Among the types of food we consume is a category called spices. Among spices probably the more well known in North America is cinnamon. It originates from the dried inner bark of a tropical tree and has the family name Lauraceae. There are two main commercial varieties of this spice, namely Cassia Cinnamon and Ceylon Cinnamon. Interestingly, both belong not only to the same family of plants but the same genus as well, which is Cinnamomum. Hence it is important to differentiate between the two and know what they have to offer for our culinary delights as well as health and well-being.
Forms and Types of Cinnamon
It pays to notice cinnamon comes to our table in a number of forms. These can be in the form sticks(rolled cylindrical bark), wood-like chips or powder which is obviously the ground version. Cinnamon oil is also produced from the bark or leaves of the tree. Cassia Cinnamon of a few types(Padang Cassia, Saigon and Chinese) is grown in Indonesia, Vietnam and China respectively whilst Ceylon Cinnamon is primarily from Ceylon with a minute percentage, less than ten, from India, Brazil and the Caribbean.
Ceylon Cinnamon vs. Cassia
The colour of Cassia Cinnamon is a darker brown while Ceylonese Cinnamon has a light hue to it. Unfortunately, there is no easy way to tell one from the other when purchased in powder form so one has to be diligent in getting a powder cinnamon product that identifies its source or just call the manufacturer to obtain this information. The former is also thick and hard while the latter is thin and soft. If the sticks are viewed from their ends, Cassia Cinnamon has a rather hollow tube while the Ceylonese one, due to its thin bark, wraps around in multiple layers quite densely like a cigar and does not let light through. Some of the main reasons we use this particular spice which are the aroma and taste, require further mention. The Ceylon variant has a delicate, fragrant aroma while being softer and subtle in taste. Cassia is less aromatic but has an overtly spicy cinnamon taste unlike the mild sweetness of its Ceylonese counterpart. The strong taste of Cassia is sometimes taken advantage of for recipes with a specific cinnamon taste. This is often the case with pastries. Ceylonese Cinnamon however can embellish dishes with a sophisticated flavour and aroma because of its mild yet fragrant nature. Rich and flavourful Asian curries and many Western culinary delights exemplify this.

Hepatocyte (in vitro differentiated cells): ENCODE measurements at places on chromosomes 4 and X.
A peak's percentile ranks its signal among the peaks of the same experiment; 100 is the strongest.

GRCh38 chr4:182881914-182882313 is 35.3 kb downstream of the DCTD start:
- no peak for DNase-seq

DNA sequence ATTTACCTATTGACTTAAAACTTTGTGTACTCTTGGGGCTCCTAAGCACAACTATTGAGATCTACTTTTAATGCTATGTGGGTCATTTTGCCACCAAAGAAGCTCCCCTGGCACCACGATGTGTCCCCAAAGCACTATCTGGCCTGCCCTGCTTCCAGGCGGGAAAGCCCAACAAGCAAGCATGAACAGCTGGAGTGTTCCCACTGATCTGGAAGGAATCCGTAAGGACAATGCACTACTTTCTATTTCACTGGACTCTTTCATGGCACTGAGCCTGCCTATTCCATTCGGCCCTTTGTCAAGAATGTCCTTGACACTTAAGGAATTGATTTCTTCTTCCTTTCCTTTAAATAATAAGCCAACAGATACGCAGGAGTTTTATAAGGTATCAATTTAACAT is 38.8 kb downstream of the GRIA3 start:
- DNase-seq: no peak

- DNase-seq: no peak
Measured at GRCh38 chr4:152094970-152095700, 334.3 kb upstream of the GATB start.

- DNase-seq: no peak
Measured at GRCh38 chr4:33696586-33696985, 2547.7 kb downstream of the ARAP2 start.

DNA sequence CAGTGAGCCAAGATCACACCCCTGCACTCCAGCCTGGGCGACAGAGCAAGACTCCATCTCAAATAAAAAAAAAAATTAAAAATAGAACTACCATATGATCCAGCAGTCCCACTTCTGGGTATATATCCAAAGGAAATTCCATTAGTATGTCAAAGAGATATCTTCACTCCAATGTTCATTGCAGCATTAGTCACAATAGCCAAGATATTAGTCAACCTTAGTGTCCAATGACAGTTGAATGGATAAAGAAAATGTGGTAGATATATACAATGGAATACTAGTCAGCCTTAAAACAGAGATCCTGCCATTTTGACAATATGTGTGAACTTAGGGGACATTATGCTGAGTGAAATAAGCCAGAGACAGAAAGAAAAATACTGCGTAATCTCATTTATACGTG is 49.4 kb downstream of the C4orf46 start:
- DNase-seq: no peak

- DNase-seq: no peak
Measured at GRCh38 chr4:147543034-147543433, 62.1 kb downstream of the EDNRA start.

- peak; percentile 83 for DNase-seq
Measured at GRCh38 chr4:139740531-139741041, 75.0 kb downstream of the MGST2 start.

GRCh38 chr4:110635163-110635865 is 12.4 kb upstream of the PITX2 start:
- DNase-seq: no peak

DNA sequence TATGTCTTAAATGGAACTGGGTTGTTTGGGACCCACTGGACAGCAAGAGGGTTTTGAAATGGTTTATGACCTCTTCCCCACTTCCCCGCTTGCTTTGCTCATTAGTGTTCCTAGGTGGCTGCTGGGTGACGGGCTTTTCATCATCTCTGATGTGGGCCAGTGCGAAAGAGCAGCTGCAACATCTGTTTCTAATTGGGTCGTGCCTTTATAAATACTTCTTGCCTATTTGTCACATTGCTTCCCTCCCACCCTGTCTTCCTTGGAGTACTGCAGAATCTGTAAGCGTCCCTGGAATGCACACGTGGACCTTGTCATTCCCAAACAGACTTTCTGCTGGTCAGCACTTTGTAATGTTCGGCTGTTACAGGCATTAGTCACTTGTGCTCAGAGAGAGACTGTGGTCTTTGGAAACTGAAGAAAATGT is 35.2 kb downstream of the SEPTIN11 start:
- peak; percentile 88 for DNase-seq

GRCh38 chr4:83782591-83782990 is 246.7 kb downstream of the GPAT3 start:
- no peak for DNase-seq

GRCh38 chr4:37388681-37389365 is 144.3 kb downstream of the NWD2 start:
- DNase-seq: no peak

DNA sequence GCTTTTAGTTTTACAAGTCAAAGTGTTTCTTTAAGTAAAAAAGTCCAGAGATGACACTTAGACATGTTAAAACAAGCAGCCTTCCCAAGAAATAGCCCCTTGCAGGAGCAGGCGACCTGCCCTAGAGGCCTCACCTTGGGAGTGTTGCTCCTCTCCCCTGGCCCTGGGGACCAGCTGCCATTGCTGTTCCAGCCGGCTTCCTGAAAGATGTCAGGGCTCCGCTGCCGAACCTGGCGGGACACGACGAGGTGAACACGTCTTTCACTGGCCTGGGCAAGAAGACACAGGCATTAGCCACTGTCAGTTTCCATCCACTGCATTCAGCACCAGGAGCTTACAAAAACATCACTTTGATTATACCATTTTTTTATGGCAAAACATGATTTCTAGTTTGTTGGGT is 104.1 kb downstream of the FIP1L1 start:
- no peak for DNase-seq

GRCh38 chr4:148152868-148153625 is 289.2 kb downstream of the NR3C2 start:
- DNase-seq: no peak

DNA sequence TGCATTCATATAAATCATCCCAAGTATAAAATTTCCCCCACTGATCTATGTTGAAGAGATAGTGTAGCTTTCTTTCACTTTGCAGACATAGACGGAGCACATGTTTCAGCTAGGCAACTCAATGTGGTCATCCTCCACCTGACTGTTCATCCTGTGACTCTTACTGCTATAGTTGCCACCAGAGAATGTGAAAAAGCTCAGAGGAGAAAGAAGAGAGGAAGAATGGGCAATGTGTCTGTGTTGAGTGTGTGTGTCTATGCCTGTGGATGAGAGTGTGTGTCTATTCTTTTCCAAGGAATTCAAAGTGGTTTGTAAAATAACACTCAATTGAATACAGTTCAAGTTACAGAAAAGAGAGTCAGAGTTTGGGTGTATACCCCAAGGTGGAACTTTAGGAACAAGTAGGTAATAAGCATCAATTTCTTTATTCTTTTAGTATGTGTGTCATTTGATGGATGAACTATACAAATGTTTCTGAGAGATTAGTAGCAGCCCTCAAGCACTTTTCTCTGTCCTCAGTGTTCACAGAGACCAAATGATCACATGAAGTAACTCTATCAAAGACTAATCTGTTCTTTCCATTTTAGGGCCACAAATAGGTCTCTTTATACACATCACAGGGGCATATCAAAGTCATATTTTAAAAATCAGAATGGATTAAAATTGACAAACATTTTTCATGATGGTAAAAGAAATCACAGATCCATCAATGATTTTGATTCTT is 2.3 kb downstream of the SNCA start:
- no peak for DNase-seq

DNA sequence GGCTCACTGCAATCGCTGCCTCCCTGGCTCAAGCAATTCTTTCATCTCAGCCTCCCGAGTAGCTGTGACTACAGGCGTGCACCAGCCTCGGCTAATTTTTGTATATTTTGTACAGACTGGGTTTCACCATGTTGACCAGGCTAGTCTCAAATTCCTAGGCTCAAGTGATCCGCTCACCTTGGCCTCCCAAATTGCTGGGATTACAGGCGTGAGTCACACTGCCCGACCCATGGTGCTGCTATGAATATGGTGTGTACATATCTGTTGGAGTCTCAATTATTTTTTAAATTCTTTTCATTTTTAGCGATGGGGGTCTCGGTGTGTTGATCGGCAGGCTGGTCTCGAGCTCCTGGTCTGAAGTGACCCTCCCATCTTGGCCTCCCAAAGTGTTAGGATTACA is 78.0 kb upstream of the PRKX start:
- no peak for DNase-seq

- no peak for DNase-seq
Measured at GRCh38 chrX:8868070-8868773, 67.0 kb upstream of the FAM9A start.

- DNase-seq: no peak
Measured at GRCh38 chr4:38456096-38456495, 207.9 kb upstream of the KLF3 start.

Health Benefits and Coumarin Content
Ceylon Cinnamon has often been considered as the real cinnamon. Both varieties have positive health effects mainly due to high levels of naturally occurring Manganese(about 70% DV) which assists in metabolic efficiency and sugar control. Nevertheless, the content of coumarin, a naturally occurring plant substance that has strong anticoagulant properties is often the cause of concern in Cassia. It has high levels of Coumarin(5%) compared to the Ceylonese variant(0.04%). This means it can cause liver damage with significant doses taken regularly. There are recommendations by the European Union on how much Cassia powder can be used in pastries which differs between regular and seasonal consumption. This variation is anywhere between 10mg to 60mg per kilogram of dough. The Tolerable Daily Intake(TDI) from the European Food Safety Authority(EFSA) is similarly 0.1mg/kg body weight. The Coumarin content is the most pertinent difference between the two varieties of cinnamon.
Traditionally, the import of Cassia in the United States has always exceeded Ceylon Cinnamon and this ties in partly with the latter being very expensive for all the reasons above besides the lesser fact, maybe that it does not lend easily to Christmas decorations, being rather fragile. This fact is slowly changing due to the manifest health benefits of real cinnamon. Maybe it’s best to take a good look at both options at the time of purchase and make the right decisions as necessary.